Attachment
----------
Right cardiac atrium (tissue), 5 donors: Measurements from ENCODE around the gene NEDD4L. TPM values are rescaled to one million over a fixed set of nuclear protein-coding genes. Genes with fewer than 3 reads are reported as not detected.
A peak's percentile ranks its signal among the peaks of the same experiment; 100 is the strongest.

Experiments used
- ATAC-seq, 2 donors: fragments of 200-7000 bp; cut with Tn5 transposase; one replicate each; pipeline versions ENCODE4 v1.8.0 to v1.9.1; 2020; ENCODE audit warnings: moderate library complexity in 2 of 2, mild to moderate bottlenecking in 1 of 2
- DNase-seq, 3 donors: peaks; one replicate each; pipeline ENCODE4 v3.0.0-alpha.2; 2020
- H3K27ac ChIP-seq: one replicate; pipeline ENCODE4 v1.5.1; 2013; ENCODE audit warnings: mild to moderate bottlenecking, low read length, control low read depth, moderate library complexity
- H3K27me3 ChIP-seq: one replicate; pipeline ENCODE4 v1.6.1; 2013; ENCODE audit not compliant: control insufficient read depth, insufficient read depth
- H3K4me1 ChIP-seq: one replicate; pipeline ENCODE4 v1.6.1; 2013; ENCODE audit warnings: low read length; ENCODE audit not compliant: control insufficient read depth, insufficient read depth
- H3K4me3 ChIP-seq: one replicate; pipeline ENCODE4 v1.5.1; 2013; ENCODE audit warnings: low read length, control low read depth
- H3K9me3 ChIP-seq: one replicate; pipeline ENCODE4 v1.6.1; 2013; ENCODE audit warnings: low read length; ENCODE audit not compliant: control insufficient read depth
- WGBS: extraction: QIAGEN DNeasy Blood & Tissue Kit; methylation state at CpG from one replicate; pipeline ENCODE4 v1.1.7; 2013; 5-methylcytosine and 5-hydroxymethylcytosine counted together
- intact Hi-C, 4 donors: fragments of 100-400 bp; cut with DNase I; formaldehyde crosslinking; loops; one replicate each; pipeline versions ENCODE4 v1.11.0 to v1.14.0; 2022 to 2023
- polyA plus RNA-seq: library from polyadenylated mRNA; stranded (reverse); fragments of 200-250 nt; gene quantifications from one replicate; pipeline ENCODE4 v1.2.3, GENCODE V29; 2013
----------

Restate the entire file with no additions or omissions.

Right cardiac atrium (tissue), 5 donors: Measurements from ENCODE around the gene NEDD4L. TPM values are rescaled to one million over a fixed set of nuclear protein-coding genes. Genes with fewer than 3 reads are reported as not detected.
A peak's percentile ranks its signal among the peaks of the same experiment; 100 is the strongest.

Experiments used
- ATAC-seq, 2 donors: fragments of 200-7000 bp; cut with Tn5 transposase; one replicate each; pipeline versions ENCODE4 v1.8.0 to v1.9.1; 2020; ENCODE audit warnings: moderate library complexity in 2 of 2, mild to moderate bottlenecking in 1 of 2
- DNase-seq, 3 donors: peaks; one replicate each; pipeline ENCODE4 v3.0.0-alpha.2; 2020
- H3K27ac ChIP-seq: one replicate; pipeline ENCODE4 v1.5.1; 2013; ENCODE audit warnings: mild to moderate bottlenecking, low read length, control low read depth, moderate library complexity
- H3K27me3 ChIP-seq: one replicate; pipeline ENCODE4 v1.6.1; 2013; ENCODE audit not compliant: control insufficient read depth, insufficient read depth
- H3K4me1 ChIP-seq: one replicate; pipeline ENCODE4 v1.6.1; 2013; ENCODE audit warnings: low read length; ENCODE audit not compliant: control insufficient read depth, insufficient read depth
- H3K4me3 ChIP-seq: one replicate; pipeline ENCODE4 v1.5.1; 2013; ENCODE audit warnings: low read length, control low read depth
- H3K9me3 ChIP-seq: one replicate; pipeline ENCODE4 v1.6.1; 2013; ENCODE audit warnings: low read length; ENCODE audit not compliant: control insufficient read depth
- WGBS: extraction: QIAGEN DNeasy Blood & Tissue Kit; methylation state at CpG from one replicate; pipeline ENCODE4 v1.1.7; 2013; 5-methylcytosine and 5-hydroxymethylcytosine counted together
- intact Hi-C, 4 donors: fragments of 100-400 bp; cut with DNase I; formaldehyde crosslinking; loops; one replicate each; pipeline versions ENCODE4 v1.11.0 to v1.14.0; 2022 to 2023
- polyA plus RNA-seq: library from polyadenylated mRNA; stranded (reverse); fragments of 200-250 nt; gene quantifications from one replicate; pipeline ENCODE4 v1.2.3, GENCODE V29; 2013